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Wednesday, March 7, 2012

How Do You Solve a Problem like Maggie?

Jane Lynch as Maggie Gallagher in the courtroom drama 8, which
aired live from Los Angeles last weekend; catch the whole video here.

Gay marriage will destroy the family and make straight couples not get married: so goes the logic of homophobes like Maggie Gallagher and all the rest. Marriage, they say, is only for the purpose of conceiving and raising children: conveniently ignoring the fact that all kinds of straight people can and do get married when they either can't reproduce or refuse to, and nobody thinks a damn thing about it.

But how can you make people who aren't rabid fanatics see the truth, as opposed to the lies about marriage equality? An excerpt from Slate magazine's article, "When the Facts Don't Matter":
Research commissioned by the Third Way, a moderate think tank in Washington, illustrates how this might look. A team of research psychologists conducted in-depth interviews with members of the “moveable middle,” or those considered open to supporting gay equality but not yet fully there. They used psychological tools to identify their subjects’ emotional states and concerns around issues of gay equality. What their research revealed were subconscious anxieties around what they perceive to be a world spinning out of control, a feeling exacerbated by a sense that new understandings of old institutions are being forced upon them. Some may oppose same-sex marriage in an effort to seize control and bolster values they see as besieged. . . .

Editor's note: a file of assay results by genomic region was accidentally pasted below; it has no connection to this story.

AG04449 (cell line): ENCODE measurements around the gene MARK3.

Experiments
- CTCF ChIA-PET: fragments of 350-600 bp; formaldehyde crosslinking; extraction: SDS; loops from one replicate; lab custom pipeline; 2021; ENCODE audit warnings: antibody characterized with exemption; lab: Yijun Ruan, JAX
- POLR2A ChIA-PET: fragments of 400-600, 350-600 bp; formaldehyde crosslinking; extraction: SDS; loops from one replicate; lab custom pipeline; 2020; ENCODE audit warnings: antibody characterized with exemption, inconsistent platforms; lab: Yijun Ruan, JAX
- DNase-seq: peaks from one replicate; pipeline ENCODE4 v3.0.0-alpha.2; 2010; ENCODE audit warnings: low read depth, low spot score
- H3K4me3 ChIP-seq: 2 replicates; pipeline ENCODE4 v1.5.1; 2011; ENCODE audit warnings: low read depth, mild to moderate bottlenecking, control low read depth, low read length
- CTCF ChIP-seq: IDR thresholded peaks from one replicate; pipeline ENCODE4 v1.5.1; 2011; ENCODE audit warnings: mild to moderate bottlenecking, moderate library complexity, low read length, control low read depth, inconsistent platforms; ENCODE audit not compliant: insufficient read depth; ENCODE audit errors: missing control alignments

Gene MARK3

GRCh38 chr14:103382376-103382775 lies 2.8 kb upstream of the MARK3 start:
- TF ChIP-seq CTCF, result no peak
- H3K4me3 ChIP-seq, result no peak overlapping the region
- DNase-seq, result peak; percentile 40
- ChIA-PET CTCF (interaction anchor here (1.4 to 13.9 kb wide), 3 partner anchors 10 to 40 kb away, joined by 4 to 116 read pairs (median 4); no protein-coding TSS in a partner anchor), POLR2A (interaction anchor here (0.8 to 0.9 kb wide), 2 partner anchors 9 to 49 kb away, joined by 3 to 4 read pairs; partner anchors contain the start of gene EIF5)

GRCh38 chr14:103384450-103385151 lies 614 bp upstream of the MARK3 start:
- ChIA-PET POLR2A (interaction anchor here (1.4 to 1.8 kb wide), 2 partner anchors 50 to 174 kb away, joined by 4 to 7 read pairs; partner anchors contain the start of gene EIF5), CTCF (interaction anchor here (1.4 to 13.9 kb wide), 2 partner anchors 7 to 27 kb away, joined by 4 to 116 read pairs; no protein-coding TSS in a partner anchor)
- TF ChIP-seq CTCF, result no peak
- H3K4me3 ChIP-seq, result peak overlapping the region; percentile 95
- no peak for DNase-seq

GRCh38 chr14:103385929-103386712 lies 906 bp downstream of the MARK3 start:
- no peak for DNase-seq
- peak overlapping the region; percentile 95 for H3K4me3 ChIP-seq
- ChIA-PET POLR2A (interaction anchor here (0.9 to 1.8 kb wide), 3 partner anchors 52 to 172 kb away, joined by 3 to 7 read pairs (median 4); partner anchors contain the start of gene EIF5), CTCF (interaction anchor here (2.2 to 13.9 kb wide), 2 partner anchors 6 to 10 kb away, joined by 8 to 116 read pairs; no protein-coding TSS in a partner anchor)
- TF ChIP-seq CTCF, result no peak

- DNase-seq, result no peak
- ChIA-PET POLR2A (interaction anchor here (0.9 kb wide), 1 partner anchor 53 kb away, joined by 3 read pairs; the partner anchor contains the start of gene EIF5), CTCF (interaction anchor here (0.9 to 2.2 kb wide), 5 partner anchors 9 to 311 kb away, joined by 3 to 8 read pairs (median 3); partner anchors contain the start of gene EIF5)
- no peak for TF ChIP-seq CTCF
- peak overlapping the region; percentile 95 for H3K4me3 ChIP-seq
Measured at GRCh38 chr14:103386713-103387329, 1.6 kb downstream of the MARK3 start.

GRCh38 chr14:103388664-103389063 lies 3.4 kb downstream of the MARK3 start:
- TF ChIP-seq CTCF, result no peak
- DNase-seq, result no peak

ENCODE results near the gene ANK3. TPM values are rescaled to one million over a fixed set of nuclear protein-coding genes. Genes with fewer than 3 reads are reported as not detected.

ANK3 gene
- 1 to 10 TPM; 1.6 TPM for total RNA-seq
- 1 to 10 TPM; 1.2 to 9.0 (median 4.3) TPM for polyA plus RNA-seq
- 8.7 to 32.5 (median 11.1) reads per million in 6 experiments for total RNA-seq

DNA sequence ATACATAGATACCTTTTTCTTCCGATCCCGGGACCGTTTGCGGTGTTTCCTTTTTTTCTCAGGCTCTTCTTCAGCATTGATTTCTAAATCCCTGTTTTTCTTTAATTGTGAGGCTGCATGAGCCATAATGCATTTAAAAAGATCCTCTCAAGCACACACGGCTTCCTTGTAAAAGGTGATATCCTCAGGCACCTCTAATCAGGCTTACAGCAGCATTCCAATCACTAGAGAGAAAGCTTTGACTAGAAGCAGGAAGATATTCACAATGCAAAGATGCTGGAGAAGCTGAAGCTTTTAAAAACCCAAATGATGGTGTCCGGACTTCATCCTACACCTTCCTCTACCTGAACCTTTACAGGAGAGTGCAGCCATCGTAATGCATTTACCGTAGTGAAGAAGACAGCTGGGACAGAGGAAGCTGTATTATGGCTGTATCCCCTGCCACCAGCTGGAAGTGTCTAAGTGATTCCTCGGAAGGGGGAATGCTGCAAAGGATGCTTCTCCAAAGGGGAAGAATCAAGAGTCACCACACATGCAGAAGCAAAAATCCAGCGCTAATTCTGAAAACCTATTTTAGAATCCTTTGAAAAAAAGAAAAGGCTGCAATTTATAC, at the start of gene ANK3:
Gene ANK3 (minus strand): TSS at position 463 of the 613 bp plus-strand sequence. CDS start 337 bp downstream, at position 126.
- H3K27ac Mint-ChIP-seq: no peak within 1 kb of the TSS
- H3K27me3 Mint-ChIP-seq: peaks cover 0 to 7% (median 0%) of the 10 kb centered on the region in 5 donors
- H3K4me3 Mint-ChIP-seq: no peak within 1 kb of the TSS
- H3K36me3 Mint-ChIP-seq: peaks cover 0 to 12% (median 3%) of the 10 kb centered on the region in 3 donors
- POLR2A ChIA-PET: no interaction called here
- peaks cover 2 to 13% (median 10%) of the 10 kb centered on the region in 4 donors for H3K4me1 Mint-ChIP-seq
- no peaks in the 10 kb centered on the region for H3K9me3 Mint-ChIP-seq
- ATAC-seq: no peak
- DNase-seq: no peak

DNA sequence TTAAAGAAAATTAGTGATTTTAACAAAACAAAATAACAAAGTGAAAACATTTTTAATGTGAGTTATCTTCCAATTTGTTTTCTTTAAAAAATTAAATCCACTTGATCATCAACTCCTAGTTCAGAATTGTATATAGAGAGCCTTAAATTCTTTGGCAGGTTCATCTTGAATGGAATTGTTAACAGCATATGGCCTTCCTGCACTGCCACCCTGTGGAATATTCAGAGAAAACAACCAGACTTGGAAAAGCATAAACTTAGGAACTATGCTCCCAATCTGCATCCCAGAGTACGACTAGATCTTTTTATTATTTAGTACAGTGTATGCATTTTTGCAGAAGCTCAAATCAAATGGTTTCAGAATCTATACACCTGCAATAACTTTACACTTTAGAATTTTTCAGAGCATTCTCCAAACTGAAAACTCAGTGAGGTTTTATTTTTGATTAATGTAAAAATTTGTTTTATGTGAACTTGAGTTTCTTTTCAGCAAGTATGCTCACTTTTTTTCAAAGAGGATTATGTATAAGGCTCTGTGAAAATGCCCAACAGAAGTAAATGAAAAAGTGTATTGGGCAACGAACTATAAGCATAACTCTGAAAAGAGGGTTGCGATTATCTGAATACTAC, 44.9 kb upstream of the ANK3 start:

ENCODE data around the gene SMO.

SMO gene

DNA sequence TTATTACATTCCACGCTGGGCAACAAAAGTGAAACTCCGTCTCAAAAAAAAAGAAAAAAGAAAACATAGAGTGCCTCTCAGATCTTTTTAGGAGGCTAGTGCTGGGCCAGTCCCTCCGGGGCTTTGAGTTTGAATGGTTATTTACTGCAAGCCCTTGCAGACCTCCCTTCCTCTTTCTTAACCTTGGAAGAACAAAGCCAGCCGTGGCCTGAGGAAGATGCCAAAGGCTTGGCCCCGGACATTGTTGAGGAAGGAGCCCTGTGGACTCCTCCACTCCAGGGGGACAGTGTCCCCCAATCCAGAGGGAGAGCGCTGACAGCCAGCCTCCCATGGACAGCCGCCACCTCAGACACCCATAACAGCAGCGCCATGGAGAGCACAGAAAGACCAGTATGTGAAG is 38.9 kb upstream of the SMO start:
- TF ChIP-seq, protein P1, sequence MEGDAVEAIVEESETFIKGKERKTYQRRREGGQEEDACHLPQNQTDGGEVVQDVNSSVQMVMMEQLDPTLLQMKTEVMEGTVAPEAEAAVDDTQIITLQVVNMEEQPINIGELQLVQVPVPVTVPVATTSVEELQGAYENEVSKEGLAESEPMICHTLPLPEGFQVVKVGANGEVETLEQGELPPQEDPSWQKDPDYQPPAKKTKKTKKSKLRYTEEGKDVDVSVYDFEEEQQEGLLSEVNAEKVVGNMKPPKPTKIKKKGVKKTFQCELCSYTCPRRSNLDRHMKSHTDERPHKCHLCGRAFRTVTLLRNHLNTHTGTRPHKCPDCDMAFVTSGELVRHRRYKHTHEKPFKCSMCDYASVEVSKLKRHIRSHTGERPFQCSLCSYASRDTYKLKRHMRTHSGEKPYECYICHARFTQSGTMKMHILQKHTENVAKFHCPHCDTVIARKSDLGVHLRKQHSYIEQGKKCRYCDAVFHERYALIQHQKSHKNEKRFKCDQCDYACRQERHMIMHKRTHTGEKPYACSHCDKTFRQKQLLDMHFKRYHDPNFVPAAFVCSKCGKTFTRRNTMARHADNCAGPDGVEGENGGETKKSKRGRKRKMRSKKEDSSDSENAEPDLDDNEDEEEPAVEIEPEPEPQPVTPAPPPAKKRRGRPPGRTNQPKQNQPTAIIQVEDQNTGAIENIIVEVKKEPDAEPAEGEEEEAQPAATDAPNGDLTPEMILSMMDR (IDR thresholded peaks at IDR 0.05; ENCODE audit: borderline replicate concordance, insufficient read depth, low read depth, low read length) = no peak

Equality Maryland, the state’s major LGBT equality group, recently helped secure the freedom to marry with a message that gay people, like straight people, seek to “make a public promise of love and responsibility for each other and ask our friends and family to hold us accountable.” The values that would be more likely to appeal to liberals who already endorse same-sex marriage—those of individual rights and entitlements—were not the message. In her forthcoming book, Supreme Court lawyer Linda Hirshman argues that a rhetoric of moral values, which itself strikes many as conservative, was the gay movement’s “surprise weapon” in beginning to win the freedom to marry. Telling the stories of heroic caretaking throughout the AIDS crisis and of committed relationships through thick and thin, advocates stopped relying on feeble appeals to tolerance, and showed naysayers that gay people shared their moral values and deserved equal treatment.

This doesn't mean that liberal equality advocates must turn more conservative in order to advocate to the middle. What it means is recognizing the common ground that already exists, in the form of what I’d call “sub-values” (responsibility, fairness, respect for tradition, sanctity) within the larger values debate around homosexuality.

This was convincing to Ted Olsen, former solicitor general under President George W. Bush, who explained that he joined a constitutional challenge to California’s gay marriage ban to protect conservative values: “We believe that a conservative value is stable relationships and stable community and loving individuals coming together and forming a basis that is a building block of our society, which includes marriage.” Along the same lines, after discovering in their research that some moderates were offended by seeing same-sex couples throwing weddings in jeans or during parades, Third Way recommended that gay and lesbian couples find a way to signal they took marriage seriously, appreciating the sanctity of such a solemn commitment.

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